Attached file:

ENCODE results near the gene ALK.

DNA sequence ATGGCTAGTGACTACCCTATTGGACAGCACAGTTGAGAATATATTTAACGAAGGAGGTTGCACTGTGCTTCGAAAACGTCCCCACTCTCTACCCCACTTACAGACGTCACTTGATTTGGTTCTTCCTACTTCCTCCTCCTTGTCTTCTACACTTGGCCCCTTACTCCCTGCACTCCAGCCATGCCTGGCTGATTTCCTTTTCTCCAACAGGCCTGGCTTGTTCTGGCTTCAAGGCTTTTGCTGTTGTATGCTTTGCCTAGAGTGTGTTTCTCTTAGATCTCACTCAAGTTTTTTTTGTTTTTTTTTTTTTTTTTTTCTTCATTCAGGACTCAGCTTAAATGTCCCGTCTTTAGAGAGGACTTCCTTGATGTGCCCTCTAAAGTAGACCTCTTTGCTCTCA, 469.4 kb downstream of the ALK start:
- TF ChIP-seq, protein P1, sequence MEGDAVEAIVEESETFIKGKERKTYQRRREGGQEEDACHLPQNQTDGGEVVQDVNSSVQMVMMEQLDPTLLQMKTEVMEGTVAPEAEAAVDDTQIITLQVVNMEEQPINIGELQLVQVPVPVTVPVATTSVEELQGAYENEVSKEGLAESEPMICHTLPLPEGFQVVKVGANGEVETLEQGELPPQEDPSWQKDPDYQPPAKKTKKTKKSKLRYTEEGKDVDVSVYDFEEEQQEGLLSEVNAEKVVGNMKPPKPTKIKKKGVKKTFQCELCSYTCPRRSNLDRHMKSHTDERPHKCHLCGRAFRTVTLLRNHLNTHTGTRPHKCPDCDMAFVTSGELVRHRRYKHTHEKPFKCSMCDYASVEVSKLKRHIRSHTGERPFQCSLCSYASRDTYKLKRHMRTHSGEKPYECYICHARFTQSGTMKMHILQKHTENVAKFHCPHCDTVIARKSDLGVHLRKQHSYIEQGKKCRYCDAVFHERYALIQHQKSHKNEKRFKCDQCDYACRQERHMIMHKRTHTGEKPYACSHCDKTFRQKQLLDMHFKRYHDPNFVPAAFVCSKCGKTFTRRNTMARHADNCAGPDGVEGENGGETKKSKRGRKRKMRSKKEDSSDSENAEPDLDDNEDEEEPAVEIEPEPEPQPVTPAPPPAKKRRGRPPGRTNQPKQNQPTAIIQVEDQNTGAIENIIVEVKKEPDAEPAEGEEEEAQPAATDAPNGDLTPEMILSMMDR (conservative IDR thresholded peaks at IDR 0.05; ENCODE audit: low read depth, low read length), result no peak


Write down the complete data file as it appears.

ENCODE results near the gene ALK.

DNA sequence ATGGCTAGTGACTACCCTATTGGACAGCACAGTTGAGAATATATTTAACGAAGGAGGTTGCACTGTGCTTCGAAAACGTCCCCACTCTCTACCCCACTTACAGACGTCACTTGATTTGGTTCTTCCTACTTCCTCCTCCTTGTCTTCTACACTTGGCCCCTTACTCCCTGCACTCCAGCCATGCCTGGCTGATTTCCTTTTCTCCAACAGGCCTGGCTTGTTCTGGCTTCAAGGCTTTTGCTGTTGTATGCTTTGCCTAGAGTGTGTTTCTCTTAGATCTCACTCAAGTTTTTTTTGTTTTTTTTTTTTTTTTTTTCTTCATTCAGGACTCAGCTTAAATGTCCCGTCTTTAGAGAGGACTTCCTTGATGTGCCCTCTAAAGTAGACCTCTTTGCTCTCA, 469.4 kb downstream of the ALK start:
- TF ChIP-seq, protein P1, sequence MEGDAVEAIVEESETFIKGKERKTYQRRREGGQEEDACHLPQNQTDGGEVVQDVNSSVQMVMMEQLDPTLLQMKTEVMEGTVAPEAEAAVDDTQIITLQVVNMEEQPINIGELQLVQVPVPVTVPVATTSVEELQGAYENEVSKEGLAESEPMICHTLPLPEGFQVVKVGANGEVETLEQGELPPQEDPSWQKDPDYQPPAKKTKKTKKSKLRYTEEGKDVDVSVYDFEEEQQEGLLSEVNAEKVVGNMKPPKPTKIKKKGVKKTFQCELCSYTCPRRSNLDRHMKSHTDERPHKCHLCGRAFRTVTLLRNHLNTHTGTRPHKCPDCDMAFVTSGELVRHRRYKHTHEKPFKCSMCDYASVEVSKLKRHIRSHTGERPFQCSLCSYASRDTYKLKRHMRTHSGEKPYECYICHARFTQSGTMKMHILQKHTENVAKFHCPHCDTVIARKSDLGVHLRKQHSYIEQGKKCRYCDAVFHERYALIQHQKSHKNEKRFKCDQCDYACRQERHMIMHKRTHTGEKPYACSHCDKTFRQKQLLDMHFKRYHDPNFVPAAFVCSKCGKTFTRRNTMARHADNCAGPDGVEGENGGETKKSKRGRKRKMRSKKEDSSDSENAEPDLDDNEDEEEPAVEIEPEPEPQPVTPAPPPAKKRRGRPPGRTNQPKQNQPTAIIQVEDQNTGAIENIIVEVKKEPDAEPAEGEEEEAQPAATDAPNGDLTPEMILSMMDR (conservative IDR thresholded peaks at IDR 0.05; ENCODE audit: low read depth, low read length), result no peak